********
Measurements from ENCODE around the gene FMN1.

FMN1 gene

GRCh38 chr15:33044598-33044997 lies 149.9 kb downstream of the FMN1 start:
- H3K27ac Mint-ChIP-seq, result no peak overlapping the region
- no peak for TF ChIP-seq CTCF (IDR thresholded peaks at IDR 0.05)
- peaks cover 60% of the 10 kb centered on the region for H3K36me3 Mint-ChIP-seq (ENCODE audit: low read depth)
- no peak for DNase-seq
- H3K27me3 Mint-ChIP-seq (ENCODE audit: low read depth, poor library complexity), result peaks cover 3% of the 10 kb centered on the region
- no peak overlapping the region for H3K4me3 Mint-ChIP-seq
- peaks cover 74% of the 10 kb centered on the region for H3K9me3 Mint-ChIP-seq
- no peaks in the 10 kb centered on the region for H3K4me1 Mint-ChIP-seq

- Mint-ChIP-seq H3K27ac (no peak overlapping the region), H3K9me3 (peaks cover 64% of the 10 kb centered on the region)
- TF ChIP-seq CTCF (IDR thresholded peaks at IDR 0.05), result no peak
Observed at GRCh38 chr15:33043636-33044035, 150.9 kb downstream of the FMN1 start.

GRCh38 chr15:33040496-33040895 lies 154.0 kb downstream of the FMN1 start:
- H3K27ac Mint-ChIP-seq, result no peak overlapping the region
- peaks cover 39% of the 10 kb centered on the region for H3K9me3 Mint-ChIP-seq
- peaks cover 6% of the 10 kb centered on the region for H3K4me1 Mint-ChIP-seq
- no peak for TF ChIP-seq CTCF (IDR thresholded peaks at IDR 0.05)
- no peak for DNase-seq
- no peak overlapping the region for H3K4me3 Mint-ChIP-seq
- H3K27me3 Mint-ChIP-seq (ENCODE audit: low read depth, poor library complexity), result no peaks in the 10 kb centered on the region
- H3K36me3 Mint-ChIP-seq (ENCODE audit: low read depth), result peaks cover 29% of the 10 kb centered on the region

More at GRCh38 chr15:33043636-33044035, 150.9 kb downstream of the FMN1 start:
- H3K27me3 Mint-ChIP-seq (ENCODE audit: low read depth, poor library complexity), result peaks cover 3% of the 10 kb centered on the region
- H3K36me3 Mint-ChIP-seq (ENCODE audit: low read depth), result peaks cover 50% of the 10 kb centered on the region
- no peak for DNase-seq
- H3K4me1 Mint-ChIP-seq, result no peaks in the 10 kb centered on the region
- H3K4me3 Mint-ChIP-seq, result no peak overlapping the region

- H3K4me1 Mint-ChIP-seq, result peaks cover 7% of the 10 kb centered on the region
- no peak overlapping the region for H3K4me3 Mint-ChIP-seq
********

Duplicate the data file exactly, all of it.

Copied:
Measurements from ENCODE around the gene FMN1.

FMN1 gene

GRCh38 chr15:33044598-33044997 lies 149.9 kb downstream of the FMN1 start:
- H3K27ac Mint-ChIP-seq, result no peak overlapping the region
- no peak for TF ChIP-seq CTCF (IDR thresholded peaks at IDR 0.05)
- peaks cover 60% of the 10 kb centered on the region for H3K36me3 Mint-ChIP-seq (ENCODE audit: low read depth)
- no peak for DNase-seq
- H3K27me3 Mint-ChIP-seq (ENCODE audit: low read depth, poor library complexity), result peaks cover 3% of the 10 kb centered on the region
- no peak overlapping the region for H3K4me3 Mint-ChIP-seq
- peaks cover 74% of the 10 kb centered on the region for H3K9me3 Mint-ChIP-seq
- no peaks in the 10 kb centered on the region for H3K4me1 Mint-ChIP-seq

- Mint-ChIP-seq H3K27ac (no peak overlapping the region), H3K9me3 (peaks cover 64% of the 10 kb centered on the region)
- TF ChIP-seq CTCF (IDR thresholded peaks at IDR 0.05), result no peak
Observed at GRCh38 chr15:33043636-33044035, 150.9 kb downstream of the FMN1 start.

GRCh38 chr15:33040496-33040895 lies 154.0 kb downstream of the FMN1 start:
- H3K27ac Mint-ChIP-seq, result no peak overlapping the region
- peaks cover 39% of the 10 kb centered on the region for H3K9me3 Mint-ChIP-seq
- peaks cover 6% of the 10 kb centered on the region for H3K4me1 Mint-ChIP-seq
- no peak for TF ChIP-seq CTCF (IDR thresholded peaks at IDR 0.05)
- no peak for DNase-seq
- no peak overlapping the region for H3K4me3 Mint-ChIP-seq
- H3K27me3 Mint-ChIP-seq (ENCODE audit: low read depth, poor library complexity), result no peaks in the 10 kb centered on the region
- H3K36me3 Mint-ChIP-seq (ENCODE audit: low read depth), result peaks cover 29% of the 10 kb centered on the region

More at GRCh38 chr15:33043636-33044035, 150.9 kb downstream of the FMN1 start:
- H3K27me3 Mint-ChIP-seq (ENCODE audit: low read depth, poor library complexity), result peaks cover 3% of the 10 kb centered on the region
- H3K36me3 Mint-ChIP-seq (ENCODE audit: low read depth), result peaks cover 50% of the 10 kb centered on the region
- no peak for DNase-seq
- H3K4me1 Mint-ChIP-seq, result no peaks in the 10 kb centered on the region
- H3K4me3 Mint-ChIP-seq, result no peak overlapping the region

- H3K4me1 Mint-ChIP-seq, result peaks cover 7% of the 10 kb centered on the region
- no peak overlapping the region for H3K4me3 Mint-ChIP-seq